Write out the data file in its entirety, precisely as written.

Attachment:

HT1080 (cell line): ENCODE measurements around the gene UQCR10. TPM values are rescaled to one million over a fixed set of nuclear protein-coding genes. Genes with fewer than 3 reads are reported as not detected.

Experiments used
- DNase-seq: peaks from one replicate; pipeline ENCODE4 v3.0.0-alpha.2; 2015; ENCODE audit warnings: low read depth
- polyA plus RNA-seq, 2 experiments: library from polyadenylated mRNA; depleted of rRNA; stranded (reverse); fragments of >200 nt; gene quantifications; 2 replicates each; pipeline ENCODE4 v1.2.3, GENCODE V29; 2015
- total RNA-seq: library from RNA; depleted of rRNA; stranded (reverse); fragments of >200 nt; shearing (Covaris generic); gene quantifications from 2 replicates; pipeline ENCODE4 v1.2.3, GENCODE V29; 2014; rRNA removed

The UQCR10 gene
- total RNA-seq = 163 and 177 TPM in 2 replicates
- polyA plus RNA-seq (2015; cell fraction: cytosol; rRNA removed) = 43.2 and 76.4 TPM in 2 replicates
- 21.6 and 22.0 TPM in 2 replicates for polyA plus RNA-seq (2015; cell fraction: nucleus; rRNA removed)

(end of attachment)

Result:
HT1080 (cell line): ENCODE measurements around the gene UQCR10. TPM values are rescaled to one million over a fixed set of nuclear protein-coding genes. Genes with fewer than 3 reads are reported as not detected.

Experiments used
- DNase-seq: peaks from one replicate; pipeline ENCODE4 v3.0.0-alpha.2; 2015; ENCODE audit warnings: low read depth
- polyA plus RNA-seq, 2 experiments: library from polyadenylated mRNA; depleted of rRNA; stranded (reverse); fragments of >200 nt; gene quantifications; 2 replicates each; pipeline ENCODE4 v1.2.3, GENCODE V29; 2015
- total RNA-seq: library from RNA; depleted of rRNA; stranded (reverse); fragments of >200 nt; shearing (Covaris generic); gene quantifications from 2 replicates; pipeline ENCODE4 v1.2.3, GENCODE V29; 2014; rRNA removed

The UQCR10 gene
- total RNA-seq = 163 and 177 TPM in 2 replicates
- polyA plus RNA-seq (2015; cell fraction: cytosol; rRNA removed) = 43.2 and 76.4 TPM in 2 replicates
- 21.6 and 22.0 TPM in 2 replicates for polyA plus RNA-seq (2015; cell fraction: nucleus; rRNA removed)